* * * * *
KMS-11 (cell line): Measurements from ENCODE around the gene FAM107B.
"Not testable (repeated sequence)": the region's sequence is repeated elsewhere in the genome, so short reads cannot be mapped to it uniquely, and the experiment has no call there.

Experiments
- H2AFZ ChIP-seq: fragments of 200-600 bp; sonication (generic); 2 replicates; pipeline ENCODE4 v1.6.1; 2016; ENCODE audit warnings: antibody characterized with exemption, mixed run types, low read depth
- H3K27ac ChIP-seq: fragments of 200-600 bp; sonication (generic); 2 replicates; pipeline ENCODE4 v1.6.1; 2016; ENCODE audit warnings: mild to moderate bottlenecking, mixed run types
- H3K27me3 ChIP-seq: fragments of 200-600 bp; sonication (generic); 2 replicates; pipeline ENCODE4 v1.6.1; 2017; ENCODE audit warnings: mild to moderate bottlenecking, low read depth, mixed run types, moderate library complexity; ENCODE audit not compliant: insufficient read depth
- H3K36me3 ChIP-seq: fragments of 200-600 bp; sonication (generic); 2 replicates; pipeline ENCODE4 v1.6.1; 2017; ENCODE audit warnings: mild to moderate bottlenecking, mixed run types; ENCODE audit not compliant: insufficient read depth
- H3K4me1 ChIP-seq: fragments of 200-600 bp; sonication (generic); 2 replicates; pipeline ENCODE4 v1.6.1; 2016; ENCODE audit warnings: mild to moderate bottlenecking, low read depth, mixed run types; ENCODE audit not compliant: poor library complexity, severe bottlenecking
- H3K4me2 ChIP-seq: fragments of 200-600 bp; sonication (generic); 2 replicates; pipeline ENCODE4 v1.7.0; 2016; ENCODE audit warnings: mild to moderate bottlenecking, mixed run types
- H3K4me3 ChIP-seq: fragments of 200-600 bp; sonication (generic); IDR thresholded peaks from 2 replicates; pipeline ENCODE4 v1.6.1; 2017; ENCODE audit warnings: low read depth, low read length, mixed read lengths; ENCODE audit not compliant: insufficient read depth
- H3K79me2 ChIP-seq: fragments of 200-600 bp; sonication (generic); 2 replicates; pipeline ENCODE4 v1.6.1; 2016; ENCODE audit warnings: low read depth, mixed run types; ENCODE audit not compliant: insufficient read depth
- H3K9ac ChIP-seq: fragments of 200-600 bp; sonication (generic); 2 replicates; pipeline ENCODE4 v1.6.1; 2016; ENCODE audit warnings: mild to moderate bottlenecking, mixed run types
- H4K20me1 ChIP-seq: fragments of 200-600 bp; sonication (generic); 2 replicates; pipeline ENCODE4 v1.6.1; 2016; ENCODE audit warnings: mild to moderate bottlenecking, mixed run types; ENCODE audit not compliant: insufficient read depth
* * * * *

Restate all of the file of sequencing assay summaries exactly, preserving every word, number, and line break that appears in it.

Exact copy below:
KMS-11 (cell line): Measurements from ENCODE around the gene FAM107B.
"Not testable (repeated sequence)": the region's sequence is repeated elsewhere in the genome, so short reads cannot be mapped to it uniquely, and the experiment has no call there.

Experiments
- H2AFZ ChIP-seq: fragments of 200-600 bp; sonication (generic); 2 replicates; pipeline ENCODE4 v1.6.1; 2016; ENCODE audit warnings: antibody characterized with exemption, mixed run types, low read depth
- H3K27ac ChIP-seq: fragments of 200-600 bp; sonication (generic); 2 replicates; pipeline ENCODE4 v1.6.1; 2016; ENCODE audit warnings: mild to moderate bottlenecking, mixed run types
- H3K27me3 ChIP-seq: fragments of 200-600 bp; sonication (generic); 2 replicates; pipeline ENCODE4 v1.6.1; 2017; ENCODE audit warnings: mild to moderate bottlenecking, low read depth, mixed run types, moderate library complexity; ENCODE audit not compliant: insufficient read depth
- H3K36me3 ChIP-seq: fragments of 200-600 bp; sonication (generic); 2 replicates; pipeline ENCODE4 v1.6.1; 2017; ENCODE audit warnings: mild to moderate bottlenecking, mixed run types; ENCODE audit not compliant: insufficient read depth
- H3K4me1 ChIP-seq: fragments of 200-600 bp; sonication (generic); 2 replicates; pipeline ENCODE4 v1.6.1; 2016; ENCODE audit warnings: mild to moderate bottlenecking, low read depth, mixed run types; ENCODE audit not compliant: poor library complexity, severe bottlenecking
- H3K4me2 ChIP-seq: fragments of 200-600 bp; sonication (generic); 2 replicates; pipeline ENCODE4 v1.7.0; 2016; ENCODE audit warnings: mild to moderate bottlenecking, mixed run types
- H3K4me3 ChIP-seq: fragments of 200-600 bp; sonication (generic); IDR thresholded peaks from 2 replicates; pipeline ENCODE4 v1.6.1; 2017; ENCODE audit warnings: low read depth, low read length, mixed read lengths; ENCODE audit not compliant: insufficient read depth
- H3K79me2 ChIP-seq: fragments of 200-600 bp; sonication (generic); 2 replicates; pipeline ENCODE4 v1.6.1; 2016; ENCODE audit warnings: low read depth, mixed run types; ENCODE audit not compliant: insufficient read depth
- H3K9ac ChIP-seq: fragments of 200-600 bp; sonication (generic); 2 replicates; pipeline ENCODE4 v1.6.1; 2016; ENCODE audit warnings: mild to moderate bottlenecking, mixed run types
- H4K20me1 ChIP-seq: fragments of 200-600 bp; sonication (generic); 2 replicates; pipeline ENCODE4 v1.6.1; 2016; ENCODE audit warnings: mild to moderate bottlenecking, mixed run types; ENCODE audit not compliant: insufficient read depth